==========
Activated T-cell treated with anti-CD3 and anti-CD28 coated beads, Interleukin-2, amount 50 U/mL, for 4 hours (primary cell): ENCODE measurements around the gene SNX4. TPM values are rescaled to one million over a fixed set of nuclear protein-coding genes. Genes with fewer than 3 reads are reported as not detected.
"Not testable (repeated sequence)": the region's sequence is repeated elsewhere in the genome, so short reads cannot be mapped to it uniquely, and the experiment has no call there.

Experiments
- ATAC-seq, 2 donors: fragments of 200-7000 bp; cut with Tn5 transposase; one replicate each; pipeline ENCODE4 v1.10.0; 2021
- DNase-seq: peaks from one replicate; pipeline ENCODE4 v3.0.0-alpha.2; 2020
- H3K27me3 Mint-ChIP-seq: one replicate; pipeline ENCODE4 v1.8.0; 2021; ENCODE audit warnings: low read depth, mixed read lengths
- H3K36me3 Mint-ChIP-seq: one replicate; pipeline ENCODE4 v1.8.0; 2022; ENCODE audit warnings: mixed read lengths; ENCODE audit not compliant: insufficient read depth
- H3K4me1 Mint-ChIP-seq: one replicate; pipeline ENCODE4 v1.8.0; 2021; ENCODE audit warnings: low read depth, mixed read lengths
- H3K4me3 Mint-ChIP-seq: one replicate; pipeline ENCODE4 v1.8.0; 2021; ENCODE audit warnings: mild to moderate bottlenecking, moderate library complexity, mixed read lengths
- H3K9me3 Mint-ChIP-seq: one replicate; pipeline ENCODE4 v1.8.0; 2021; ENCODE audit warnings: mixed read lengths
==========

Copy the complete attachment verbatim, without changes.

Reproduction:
Activated T-cell treated with anti-CD3 and anti-CD28 coated beads, Interleukin-2, amount 50 U/mL, for 4 hours (primary cell): ENCODE measurements around the gene SNX4. TPM values are rescaled to one million over a fixed set of nuclear protein-coding genes. Genes with fewer than 3 reads are reported as not detected.
"Not testable (repeated sequence)": the region's sequence is repeated elsewhere in the genome, so short reads cannot be mapped to it uniquely, and the experiment has no call there.

Experiments
- ATAC-seq, 2 donors: fragments of 200-7000 bp; cut with Tn5 transposase; one replicate each; pipeline ENCODE4 v1.10.0; 2021
- DNase-seq: peaks from one replicate; pipeline ENCODE4 v3.0.0-alpha.2; 2020
- H3K27me3 Mint-ChIP-seq: one replicate; pipeline ENCODE4 v1.8.0; 2021; ENCODE audit warnings: low read depth, mixed read lengths
- H3K36me3 Mint-ChIP-seq: one replicate; pipeline ENCODE4 v1.8.0; 2022; ENCODE audit warnings: mixed read lengths; ENCODE audit not compliant: insufficient read depth
- H3K4me1 Mint-ChIP-seq: one replicate; pipeline ENCODE4 v1.8.0; 2021; ENCODE audit warnings: low read depth, mixed read lengths
- H3K4me3 Mint-ChIP-seq: one replicate; pipeline ENCODE4 v1.8.0; 2021; ENCODE audit warnings: mild to moderate bottlenecking, moderate library complexity, mixed read lengths
- H3K9me3 Mint-ChIP-seq: one replicate; pipeline ENCODE4 v1.8.0; 2021; ENCODE audit warnings: mixed read lengths